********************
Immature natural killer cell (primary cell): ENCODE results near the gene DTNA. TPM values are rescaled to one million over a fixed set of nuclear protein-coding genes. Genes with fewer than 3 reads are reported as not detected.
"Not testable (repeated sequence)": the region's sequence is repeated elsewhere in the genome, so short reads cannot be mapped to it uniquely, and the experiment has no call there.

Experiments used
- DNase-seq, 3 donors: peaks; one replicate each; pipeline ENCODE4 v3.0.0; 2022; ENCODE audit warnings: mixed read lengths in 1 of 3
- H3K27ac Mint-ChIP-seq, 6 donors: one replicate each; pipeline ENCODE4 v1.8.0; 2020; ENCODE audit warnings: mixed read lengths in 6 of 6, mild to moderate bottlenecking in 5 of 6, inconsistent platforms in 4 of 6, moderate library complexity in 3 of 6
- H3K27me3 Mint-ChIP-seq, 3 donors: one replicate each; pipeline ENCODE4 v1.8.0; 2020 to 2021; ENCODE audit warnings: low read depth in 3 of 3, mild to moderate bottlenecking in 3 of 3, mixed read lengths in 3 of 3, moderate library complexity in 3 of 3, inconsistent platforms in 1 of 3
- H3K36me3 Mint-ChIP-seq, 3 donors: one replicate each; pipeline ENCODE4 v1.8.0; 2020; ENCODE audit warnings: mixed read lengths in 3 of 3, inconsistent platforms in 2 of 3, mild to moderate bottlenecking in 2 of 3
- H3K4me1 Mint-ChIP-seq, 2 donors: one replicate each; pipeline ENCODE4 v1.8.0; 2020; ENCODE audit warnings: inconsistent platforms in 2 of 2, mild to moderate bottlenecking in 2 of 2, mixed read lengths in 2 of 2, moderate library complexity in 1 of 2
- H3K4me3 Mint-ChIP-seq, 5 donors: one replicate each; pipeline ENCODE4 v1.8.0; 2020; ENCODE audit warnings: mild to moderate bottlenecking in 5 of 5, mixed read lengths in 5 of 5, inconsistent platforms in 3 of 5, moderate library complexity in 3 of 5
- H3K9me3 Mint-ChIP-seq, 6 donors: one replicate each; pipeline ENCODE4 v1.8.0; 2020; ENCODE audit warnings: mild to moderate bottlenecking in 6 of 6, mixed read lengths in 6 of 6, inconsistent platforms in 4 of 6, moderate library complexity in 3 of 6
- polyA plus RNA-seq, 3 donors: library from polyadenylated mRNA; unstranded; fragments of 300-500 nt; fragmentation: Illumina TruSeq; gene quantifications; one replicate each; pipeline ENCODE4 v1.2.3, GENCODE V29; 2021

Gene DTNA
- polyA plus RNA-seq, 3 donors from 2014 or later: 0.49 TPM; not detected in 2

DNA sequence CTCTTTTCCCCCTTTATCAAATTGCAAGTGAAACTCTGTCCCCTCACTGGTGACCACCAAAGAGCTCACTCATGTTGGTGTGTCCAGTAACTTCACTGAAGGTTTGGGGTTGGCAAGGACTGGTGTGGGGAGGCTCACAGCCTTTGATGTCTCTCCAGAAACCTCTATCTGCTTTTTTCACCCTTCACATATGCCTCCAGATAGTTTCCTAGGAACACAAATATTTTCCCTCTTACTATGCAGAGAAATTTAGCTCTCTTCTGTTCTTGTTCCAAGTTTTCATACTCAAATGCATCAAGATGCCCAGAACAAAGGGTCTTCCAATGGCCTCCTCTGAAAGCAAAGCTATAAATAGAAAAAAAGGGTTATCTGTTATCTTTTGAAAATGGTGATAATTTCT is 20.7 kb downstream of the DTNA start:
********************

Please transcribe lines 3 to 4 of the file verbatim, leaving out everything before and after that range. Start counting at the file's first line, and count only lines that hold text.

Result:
Experiments used
- DNase-seq, 3 donors: peaks; one replicate each; pipeline ENCODE4 v3.0.0; 2022; ENCODE audit warnings: mixed read lengths in 1 of 3